Drug War

California Senator Introduces Bill to Reduce Drug Possession Crimes to Misdemeanors


Nifty-sounding new bill introduced into California Senate by Sen. Mark Leno. From his office's press release:

Senator Mark Leno introduced legislation that revises the penalty for simple drug possession under state law from a felony to a misdemeanor. The new legislation, SB 1506, does not apply to anyone involved in selling, manufacturing or possessing drugs for sale. The bill would help alleviate overcrowding in state prisons and county jails, ease pressure on California's court system and result in millions of dollars in annual savings for both state and local governments….

SB 1506 will significantly reduce prison and jail spending, allowing local and state government to dedicate resources to probation, drug treatment and mental health services that have proven most effective in reducing crime. It will also help law enforcement rededicate resources to more serious offenders. The Legislative Analyst's Office estimates reducing penalties for drug possession will save counties about $159 million annually, in addition to yearly savings for the state totaling $64.4 million.

The bill is co-sponsored by the ACLU (American Civil Liberties Union), Drug Policy Alliance, Ella Baker Center for Human Rights and NAACP (National Association for the Advancement of Colored People).

Across the country, 13 states, the District of Columbia, and federal laws treat drug possession as a misdemeanor. Drug crime is not higher in those states….

The bill will be heard in policy committees in the Senate this spring.

Truly sensible drug policy needs to aim at reducing legal penalties for sales of drugs as well, and just get the government out of the expensive and destructive business of regulating our choices on what we can eat. But it's an encouraging bill worth watching out for nonetheless.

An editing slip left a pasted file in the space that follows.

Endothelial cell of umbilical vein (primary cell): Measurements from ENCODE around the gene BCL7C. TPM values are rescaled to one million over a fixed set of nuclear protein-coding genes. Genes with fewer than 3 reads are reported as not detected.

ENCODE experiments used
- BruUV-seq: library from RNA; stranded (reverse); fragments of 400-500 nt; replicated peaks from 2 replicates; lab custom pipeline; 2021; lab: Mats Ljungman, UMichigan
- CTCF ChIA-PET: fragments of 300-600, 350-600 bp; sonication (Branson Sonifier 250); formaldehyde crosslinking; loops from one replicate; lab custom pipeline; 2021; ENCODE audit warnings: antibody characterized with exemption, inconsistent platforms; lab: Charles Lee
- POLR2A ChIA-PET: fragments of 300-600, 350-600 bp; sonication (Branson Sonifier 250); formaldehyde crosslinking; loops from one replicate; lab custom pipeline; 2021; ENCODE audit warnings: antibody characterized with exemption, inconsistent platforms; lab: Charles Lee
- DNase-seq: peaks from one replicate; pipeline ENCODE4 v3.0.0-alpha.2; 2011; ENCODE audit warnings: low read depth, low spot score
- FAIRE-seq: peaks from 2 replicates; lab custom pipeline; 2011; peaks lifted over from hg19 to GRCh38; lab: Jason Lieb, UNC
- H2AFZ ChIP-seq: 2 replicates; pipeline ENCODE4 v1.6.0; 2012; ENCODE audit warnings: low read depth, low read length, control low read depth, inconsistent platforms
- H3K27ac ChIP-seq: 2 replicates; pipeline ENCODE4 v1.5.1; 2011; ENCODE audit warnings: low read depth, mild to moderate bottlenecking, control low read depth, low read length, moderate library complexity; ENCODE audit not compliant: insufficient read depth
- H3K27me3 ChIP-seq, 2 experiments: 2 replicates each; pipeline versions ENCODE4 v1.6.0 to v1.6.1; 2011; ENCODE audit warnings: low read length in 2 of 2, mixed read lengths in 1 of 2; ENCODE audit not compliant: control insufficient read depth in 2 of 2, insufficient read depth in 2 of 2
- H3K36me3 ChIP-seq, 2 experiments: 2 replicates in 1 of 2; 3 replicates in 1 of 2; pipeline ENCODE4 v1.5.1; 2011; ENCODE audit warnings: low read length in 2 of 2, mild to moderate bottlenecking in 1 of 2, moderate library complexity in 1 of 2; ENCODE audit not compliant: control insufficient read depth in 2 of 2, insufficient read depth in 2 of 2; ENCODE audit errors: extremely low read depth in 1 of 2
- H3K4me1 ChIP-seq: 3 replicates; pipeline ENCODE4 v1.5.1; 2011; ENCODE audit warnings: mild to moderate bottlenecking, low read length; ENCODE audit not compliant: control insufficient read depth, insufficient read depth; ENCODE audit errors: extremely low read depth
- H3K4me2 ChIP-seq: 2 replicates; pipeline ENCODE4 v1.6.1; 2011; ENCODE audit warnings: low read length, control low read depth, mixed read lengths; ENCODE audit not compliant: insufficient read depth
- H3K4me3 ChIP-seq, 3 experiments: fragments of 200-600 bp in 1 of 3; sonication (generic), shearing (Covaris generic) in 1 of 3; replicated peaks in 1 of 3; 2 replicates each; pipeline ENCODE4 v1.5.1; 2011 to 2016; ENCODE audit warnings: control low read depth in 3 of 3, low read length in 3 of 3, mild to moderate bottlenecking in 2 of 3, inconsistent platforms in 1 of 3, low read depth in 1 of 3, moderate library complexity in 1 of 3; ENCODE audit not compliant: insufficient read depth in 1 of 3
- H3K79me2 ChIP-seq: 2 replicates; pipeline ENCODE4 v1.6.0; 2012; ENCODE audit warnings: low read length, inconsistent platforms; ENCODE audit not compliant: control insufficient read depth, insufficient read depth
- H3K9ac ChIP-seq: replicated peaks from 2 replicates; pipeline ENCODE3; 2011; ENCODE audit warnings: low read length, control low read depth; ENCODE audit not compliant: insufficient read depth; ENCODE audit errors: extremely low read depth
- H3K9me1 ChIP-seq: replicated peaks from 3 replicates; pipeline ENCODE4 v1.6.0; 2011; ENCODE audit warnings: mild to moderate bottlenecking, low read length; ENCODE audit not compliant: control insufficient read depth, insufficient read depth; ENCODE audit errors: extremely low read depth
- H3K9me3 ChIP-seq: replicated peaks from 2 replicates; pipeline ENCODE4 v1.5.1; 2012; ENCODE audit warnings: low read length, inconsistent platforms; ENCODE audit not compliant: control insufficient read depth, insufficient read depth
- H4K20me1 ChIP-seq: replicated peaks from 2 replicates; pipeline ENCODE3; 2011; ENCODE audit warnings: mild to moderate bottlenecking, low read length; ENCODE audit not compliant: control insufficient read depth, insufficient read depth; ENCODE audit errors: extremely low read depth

Full text of the bill.

[Hat Tip: Drug Policy Alliance's Meghan Ralston]

Reason's copious archives on drug policy and the drug war.

NEXT: Mark Bittman: Government Is 'on Our Side' When It Stops Us From Eating What We Want to Eat

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  1. Assuming it passes, does anyone think there is a snowflake’s chance in the core of the sun that the DEA will pay attention?

    1. I imagine that most people busted for simple possession are arrested by the local/state PD and prosecuted at the state level.

      The second joint on your person bumps you up to possession with intent to distribute, at which point it probably goes federal.

      1. Would be nice if in order to convict someone of the intent to distribute they would have to you know prove intent rather than using an abritary amount of possesion.

        1. Domineering tyrants? Rational? HA! You’re one hell of a dreamer.

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  2. “snowflake’s chance in the core of the sun” I love that phrase.

  3. Unfortunately, it probably won’t pass because of “what about the children?”

    1. Tim meet Tim. Tim, Tim.Tim, Tim.

    2. but but what about teh darkies?

  4. Maybe the drug offenses are starting to hit close to home.



  6. At least when candy is illegal the fat little bastards will be easier to catch.

  7. Good incremental improvement.

    What amount of drugs gets you bumped up to “possessing with intent to distribute” in CA?